Let us now look at what the respondents  of this study say about the reasons why they have decided to settle in the city where our researchers have met them. For this, we have at our disposal the question that is asked at the beginning of the questionnaire: “Please, classify by order of importance the four main reasons for which you chose to live in [the city considered] (from 1 to 4: number 1 indicating the most important reason, and number 4 the least important)”. A list of 26 possible answers follows, covering a variety of reasons listed in Table 3. It turns out that the answer which is the most frequently chosen as number 1 concerns issues of personal trajectory, which correspond to answers 1 to 4. These reasons represent 55.2% of the answers ranked number 1. The answers 5 to 11 and 25 refer to traditional hard factors and represent 35.9% of the items checked in first position. This leaves 9% only for lines 10 and 12 to 24, which are the factors that correspond to Florida’s theory.
Table 3: Reasons for living in this city (totality of the respondents, N=2008)
The Soft reasons are rarely ranked 1 (9%) or 2 (18%). Most of the time, they are ranked 3 (26%) or 4 (17%). They seem to reflect what the respondents enjoy about the city, rather than the concrete reasons that brought them there in the first place. This became obvious when we crossed the type of reasons ranked number one and the type of trajectory (Table 4). Those who were born in the city mention soft factors as much as those who come from elsewhere.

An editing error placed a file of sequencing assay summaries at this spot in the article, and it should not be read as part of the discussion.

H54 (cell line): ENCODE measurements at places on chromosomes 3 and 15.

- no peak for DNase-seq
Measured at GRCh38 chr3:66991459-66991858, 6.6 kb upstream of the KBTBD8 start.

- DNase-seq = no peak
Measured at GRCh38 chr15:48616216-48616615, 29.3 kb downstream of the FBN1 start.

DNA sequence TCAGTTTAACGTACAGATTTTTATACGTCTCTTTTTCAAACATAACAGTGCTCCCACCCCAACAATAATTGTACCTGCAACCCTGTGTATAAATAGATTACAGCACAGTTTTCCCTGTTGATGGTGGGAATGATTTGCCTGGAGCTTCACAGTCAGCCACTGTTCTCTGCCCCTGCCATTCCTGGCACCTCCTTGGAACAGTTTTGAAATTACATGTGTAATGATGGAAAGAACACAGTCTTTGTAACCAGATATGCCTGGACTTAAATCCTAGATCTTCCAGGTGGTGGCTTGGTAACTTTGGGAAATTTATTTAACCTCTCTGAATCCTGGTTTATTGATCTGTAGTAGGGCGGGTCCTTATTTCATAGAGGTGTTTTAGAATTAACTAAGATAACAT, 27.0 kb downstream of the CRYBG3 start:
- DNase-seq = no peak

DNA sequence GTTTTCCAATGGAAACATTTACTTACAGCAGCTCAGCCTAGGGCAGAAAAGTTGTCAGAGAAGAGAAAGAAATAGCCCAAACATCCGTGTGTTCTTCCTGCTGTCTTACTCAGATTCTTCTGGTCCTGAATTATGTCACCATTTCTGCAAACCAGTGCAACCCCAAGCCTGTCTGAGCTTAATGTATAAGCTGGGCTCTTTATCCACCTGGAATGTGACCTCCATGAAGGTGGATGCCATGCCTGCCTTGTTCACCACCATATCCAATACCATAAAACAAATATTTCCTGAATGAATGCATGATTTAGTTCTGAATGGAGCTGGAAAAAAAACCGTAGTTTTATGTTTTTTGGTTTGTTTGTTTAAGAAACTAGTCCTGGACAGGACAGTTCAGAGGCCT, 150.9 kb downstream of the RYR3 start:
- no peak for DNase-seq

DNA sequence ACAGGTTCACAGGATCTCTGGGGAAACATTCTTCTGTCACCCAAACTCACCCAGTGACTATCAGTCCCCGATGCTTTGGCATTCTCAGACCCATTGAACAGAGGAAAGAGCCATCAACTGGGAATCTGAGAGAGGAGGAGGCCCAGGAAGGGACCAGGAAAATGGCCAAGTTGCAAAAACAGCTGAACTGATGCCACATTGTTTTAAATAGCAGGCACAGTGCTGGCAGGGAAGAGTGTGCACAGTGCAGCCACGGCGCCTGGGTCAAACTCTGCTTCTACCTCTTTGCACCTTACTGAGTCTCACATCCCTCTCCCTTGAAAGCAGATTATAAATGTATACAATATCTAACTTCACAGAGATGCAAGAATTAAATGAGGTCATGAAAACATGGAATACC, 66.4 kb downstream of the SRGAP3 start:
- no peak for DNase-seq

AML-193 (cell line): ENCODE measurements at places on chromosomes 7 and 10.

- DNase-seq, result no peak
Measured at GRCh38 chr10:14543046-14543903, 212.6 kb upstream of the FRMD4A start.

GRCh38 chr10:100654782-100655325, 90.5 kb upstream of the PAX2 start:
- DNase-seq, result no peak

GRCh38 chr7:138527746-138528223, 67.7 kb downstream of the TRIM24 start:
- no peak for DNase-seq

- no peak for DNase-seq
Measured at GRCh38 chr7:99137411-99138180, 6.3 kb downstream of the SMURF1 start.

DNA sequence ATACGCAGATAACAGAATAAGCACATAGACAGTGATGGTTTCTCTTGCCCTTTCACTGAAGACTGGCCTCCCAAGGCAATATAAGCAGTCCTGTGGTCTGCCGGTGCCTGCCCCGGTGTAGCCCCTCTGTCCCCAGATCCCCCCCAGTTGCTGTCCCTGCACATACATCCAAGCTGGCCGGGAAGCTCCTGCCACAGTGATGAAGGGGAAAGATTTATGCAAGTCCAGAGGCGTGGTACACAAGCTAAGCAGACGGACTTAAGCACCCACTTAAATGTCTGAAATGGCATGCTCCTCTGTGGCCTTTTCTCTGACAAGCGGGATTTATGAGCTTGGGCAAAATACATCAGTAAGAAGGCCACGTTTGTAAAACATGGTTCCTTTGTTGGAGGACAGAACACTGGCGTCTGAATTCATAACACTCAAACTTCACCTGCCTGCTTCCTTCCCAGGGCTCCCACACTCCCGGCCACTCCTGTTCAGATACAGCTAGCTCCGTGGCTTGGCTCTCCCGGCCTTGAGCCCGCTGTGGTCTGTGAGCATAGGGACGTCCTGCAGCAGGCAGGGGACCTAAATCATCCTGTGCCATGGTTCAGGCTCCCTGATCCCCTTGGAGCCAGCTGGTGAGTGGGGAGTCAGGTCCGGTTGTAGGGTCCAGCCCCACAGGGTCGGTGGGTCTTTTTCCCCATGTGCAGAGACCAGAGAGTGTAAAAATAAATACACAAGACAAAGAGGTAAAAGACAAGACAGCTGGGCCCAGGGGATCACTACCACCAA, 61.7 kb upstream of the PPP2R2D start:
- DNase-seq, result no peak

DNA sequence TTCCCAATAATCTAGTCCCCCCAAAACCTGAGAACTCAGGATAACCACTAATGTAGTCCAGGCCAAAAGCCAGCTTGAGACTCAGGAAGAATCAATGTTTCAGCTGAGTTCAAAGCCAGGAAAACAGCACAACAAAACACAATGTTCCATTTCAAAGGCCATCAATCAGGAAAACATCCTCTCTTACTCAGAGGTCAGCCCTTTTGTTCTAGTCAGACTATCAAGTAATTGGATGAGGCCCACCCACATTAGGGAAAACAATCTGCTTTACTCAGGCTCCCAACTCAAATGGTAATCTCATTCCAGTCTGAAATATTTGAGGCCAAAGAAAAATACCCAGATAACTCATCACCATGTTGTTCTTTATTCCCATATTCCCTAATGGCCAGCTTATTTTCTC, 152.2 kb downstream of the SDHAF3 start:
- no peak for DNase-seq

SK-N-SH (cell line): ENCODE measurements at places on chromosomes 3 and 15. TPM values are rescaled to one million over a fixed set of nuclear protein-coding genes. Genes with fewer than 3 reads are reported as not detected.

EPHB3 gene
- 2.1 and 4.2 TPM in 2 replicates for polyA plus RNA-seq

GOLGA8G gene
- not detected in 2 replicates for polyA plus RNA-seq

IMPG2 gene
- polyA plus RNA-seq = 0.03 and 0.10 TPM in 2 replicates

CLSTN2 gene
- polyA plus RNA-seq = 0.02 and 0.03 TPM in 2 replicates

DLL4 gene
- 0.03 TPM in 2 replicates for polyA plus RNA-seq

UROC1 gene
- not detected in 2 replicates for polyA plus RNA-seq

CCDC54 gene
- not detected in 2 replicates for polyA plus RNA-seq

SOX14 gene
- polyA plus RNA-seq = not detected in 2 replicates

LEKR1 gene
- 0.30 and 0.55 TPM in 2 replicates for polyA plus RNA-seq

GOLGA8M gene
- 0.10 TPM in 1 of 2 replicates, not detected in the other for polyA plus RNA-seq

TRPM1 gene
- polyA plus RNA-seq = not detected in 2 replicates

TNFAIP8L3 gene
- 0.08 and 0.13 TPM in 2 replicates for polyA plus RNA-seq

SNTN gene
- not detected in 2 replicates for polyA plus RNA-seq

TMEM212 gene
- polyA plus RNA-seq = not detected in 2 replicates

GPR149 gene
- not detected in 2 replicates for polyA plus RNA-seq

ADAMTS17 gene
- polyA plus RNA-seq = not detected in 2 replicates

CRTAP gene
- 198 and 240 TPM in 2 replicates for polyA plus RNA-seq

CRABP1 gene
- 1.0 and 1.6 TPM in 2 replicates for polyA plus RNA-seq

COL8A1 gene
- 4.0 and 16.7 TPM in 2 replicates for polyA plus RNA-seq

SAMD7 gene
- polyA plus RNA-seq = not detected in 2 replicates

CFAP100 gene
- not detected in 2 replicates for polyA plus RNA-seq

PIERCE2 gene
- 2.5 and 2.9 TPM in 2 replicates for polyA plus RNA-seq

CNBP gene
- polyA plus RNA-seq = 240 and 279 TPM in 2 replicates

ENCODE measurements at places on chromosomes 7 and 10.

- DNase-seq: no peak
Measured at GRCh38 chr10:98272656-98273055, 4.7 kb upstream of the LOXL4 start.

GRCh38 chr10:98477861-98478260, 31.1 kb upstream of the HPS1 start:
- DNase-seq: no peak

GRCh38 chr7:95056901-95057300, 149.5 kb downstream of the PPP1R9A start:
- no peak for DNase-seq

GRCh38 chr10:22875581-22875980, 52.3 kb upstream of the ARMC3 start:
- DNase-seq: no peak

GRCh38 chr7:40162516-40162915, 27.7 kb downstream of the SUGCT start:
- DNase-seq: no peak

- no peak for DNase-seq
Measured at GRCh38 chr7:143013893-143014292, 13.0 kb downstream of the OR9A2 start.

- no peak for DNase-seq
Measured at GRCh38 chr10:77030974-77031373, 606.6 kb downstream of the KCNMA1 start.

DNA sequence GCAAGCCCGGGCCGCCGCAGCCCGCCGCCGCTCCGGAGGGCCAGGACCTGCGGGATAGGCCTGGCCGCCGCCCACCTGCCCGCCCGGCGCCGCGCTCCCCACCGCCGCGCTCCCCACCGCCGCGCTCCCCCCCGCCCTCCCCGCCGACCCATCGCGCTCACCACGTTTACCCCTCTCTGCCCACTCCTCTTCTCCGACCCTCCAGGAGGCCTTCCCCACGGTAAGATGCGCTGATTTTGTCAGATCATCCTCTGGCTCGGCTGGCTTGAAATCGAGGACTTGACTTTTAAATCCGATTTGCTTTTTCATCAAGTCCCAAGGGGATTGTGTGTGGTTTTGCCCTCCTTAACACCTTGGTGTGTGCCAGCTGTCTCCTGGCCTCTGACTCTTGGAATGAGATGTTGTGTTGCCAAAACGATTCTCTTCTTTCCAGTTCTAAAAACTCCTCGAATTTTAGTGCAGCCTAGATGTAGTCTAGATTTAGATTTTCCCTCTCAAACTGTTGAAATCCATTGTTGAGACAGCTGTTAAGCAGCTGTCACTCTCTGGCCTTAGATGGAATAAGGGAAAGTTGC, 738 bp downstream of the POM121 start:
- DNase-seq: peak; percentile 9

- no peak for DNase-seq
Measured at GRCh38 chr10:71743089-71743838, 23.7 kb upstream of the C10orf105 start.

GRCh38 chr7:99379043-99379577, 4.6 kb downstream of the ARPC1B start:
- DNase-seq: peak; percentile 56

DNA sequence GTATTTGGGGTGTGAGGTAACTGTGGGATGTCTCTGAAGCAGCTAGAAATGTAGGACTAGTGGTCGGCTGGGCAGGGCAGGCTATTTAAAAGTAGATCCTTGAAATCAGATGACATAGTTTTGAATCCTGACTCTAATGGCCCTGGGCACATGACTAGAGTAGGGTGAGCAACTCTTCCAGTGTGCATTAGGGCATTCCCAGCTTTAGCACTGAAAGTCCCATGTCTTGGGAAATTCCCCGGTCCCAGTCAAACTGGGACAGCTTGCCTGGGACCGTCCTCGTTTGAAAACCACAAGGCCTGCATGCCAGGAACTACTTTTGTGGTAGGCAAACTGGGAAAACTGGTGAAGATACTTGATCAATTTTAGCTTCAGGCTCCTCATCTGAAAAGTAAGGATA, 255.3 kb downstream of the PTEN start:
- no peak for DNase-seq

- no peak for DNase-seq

Table 4: Trajectories and reasons
This analysis is reinforced by the results presented in Table 4, which compares the reasons invoked by the respondents, relative to how long they have been residents of the city. If the reasons linked with the trajectory and those linked with classic factors of attraction vary inversely (the longer one has lived in a city, the more likely one is to provide reasons linked to that trajectory), the soft factors do not vary significantly one way or the other.